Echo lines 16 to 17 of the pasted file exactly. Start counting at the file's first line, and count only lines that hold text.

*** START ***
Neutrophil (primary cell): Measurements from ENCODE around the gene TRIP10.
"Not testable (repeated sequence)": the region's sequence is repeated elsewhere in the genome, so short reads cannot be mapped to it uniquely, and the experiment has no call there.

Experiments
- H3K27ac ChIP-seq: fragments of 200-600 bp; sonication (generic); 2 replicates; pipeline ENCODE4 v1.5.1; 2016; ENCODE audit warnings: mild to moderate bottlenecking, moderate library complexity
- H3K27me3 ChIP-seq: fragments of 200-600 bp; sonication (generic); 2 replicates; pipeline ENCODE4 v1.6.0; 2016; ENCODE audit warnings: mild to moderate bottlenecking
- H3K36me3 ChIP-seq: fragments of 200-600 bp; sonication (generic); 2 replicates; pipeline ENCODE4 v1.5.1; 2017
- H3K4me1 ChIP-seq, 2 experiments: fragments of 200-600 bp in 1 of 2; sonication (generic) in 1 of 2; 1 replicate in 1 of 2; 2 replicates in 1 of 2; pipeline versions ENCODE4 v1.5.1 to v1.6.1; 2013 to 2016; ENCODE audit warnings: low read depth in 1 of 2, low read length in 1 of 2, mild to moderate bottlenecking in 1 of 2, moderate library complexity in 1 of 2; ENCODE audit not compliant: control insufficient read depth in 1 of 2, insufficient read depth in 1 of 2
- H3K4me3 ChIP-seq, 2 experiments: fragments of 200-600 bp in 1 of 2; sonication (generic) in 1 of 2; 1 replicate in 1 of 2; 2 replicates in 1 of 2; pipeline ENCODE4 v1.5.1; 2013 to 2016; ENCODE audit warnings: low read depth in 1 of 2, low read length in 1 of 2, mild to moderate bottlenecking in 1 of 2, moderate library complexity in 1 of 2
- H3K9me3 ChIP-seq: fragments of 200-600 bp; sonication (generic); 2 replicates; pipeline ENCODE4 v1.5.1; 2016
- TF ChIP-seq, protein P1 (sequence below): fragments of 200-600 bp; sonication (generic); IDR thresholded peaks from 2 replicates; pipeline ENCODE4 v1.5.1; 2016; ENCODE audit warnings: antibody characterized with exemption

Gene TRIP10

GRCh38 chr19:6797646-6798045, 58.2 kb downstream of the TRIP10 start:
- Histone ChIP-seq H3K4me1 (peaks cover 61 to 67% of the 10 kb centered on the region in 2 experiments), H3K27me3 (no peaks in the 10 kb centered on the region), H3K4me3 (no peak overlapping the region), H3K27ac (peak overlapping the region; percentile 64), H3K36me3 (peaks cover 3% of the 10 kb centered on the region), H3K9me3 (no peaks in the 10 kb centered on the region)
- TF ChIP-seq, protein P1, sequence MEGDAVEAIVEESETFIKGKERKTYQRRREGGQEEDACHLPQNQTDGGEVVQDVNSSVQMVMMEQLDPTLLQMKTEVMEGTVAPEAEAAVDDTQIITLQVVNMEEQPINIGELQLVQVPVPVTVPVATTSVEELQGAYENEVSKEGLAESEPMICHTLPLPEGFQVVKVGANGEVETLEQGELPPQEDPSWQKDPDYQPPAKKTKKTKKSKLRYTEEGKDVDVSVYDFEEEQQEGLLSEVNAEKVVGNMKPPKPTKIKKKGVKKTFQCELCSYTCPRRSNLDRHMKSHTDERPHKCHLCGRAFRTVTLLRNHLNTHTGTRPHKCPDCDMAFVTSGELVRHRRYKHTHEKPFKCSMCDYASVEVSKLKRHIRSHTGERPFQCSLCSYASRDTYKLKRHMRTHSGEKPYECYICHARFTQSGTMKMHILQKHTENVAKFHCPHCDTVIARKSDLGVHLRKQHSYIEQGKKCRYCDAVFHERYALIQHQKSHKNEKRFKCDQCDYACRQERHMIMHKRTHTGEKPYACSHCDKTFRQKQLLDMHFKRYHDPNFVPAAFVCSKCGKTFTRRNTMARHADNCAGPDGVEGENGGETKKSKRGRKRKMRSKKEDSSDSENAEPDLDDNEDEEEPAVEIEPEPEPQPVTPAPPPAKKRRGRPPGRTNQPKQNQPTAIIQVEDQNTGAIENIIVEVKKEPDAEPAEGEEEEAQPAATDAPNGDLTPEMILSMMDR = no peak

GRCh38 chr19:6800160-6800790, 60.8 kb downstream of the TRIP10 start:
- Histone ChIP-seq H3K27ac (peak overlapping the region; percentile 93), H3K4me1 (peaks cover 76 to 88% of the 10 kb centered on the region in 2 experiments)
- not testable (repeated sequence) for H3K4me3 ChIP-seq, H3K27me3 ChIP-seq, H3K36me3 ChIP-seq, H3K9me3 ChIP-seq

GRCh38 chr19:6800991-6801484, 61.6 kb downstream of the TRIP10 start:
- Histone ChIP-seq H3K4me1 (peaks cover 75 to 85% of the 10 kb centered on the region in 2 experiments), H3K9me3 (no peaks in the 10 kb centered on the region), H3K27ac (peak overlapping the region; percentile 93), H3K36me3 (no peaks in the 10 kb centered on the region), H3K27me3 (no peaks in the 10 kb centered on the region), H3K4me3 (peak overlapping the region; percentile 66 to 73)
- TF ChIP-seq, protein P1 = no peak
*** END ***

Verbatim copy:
- Histone ChIP-seq H3K27ac (peak overlapping the region; percentile 93), H3K4me1 (peaks cover 76 to 88% of the 10 kb centered on the region in 2 experiments)
- not testable (repeated sequence) for H3K4me3 ChIP-seq, H3K27me3 ChIP-seq, H3K36me3 ChIP-seq, H3K9me3 ChIP-seq